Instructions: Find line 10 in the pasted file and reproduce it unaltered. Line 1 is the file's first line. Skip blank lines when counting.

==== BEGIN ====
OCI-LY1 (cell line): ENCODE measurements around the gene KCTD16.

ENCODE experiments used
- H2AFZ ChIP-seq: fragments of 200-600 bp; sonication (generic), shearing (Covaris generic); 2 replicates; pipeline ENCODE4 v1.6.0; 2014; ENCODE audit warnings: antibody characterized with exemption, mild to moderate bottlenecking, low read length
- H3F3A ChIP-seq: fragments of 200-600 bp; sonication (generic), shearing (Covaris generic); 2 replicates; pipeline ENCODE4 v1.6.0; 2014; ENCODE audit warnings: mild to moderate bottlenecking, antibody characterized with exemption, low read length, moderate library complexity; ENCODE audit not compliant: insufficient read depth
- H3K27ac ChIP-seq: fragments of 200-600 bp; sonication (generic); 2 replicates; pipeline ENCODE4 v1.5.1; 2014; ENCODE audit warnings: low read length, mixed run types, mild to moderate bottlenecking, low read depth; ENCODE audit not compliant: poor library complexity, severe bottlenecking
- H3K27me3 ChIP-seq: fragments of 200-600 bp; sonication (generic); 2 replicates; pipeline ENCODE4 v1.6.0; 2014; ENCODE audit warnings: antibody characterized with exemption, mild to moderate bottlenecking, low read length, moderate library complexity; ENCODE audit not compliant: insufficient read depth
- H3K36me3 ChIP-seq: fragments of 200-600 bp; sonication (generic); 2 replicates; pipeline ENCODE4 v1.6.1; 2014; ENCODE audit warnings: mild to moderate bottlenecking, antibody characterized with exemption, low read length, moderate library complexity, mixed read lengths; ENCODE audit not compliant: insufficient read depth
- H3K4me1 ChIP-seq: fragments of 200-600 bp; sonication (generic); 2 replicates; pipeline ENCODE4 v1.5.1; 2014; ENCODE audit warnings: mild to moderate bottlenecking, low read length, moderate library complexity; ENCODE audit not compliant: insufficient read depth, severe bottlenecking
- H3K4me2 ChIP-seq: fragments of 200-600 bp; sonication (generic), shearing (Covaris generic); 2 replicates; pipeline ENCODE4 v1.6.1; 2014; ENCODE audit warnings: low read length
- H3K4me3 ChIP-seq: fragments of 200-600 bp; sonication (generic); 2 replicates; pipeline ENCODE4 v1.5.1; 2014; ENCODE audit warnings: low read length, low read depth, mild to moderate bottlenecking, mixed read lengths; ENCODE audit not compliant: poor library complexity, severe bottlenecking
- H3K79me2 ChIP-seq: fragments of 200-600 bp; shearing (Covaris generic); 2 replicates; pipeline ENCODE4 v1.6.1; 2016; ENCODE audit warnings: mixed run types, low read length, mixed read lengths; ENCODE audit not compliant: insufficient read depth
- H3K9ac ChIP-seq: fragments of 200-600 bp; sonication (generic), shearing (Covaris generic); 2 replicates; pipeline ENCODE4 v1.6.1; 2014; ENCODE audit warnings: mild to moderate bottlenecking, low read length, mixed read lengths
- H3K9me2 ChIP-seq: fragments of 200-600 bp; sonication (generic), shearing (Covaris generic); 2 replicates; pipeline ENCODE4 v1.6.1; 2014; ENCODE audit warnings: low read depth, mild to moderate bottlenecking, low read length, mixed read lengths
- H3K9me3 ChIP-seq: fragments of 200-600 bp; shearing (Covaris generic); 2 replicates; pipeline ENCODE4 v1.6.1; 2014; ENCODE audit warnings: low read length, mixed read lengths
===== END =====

- H3K4me3 ChIP-seq: fragments of 200-600 bp; sonication (generic); 2 replicates; pipeline ENCODE4 v1.5.1; 2014; ENCODE audit warnings: low read length, low read depth, mild to moderate bottlenecking, mixed read lengths; ENCODE audit not compliant: poor library complexity, severe bottlenecking